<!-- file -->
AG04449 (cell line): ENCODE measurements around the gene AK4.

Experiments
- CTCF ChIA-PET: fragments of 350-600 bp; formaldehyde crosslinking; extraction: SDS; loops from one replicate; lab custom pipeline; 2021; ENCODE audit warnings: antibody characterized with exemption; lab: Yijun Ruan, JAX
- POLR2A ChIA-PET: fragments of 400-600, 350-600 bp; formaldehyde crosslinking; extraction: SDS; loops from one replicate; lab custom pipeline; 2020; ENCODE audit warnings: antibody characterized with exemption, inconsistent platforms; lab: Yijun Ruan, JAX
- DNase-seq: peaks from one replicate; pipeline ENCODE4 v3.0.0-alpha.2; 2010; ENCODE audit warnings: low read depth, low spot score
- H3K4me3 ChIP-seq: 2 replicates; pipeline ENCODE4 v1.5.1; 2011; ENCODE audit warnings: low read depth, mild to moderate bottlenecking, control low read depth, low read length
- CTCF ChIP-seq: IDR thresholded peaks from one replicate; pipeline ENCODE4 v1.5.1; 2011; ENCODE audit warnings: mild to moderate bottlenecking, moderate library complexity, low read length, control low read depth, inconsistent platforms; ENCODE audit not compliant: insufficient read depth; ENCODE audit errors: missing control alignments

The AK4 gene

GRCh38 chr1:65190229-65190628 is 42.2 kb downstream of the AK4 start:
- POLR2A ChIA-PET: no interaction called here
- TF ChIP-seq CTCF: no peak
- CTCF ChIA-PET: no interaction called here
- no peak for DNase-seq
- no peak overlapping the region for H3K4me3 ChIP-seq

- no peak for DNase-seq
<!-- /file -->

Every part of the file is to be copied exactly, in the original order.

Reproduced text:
AG04449 (cell line): ENCODE measurements around the gene AK4.

Experiments
- CTCF ChIA-PET: fragments of 350-600 bp; formaldehyde crosslinking; extraction: SDS; loops from one replicate; lab custom pipeline; 2021; ENCODE audit warnings: antibody characterized with exemption; lab: Yijun Ruan, JAX
- POLR2A ChIA-PET: fragments of 400-600, 350-600 bp; formaldehyde crosslinking; extraction: SDS; loops from one replicate; lab custom pipeline; 2020; ENCODE audit warnings: antibody characterized with exemption, inconsistent platforms; lab: Yijun Ruan, JAX
- DNase-seq: peaks from one replicate; pipeline ENCODE4 v3.0.0-alpha.2; 2010; ENCODE audit warnings: low read depth, low spot score
- H3K4me3 ChIP-seq: 2 replicates; pipeline ENCODE4 v1.5.1; 2011; ENCODE audit warnings: low read depth, mild to moderate bottlenecking, control low read depth, low read length
- CTCF ChIP-seq: IDR thresholded peaks from one replicate; pipeline ENCODE4 v1.5.1; 2011; ENCODE audit warnings: mild to moderate bottlenecking, moderate library complexity, low read length, control low read depth, inconsistent platforms; ENCODE audit not compliant: insufficient read depth; ENCODE audit errors: missing control alignments

The AK4 gene

GRCh38 chr1:65190229-65190628 is 42.2 kb downstream of the AK4 start:
- POLR2A ChIA-PET: no interaction called here
- TF ChIP-seq CTCF: no peak
- CTCF ChIA-PET: no interaction called here
- no peak for DNase-seq
- no peak overlapping the region for H3K4me3 ChIP-seq

- no peak for DNase-seq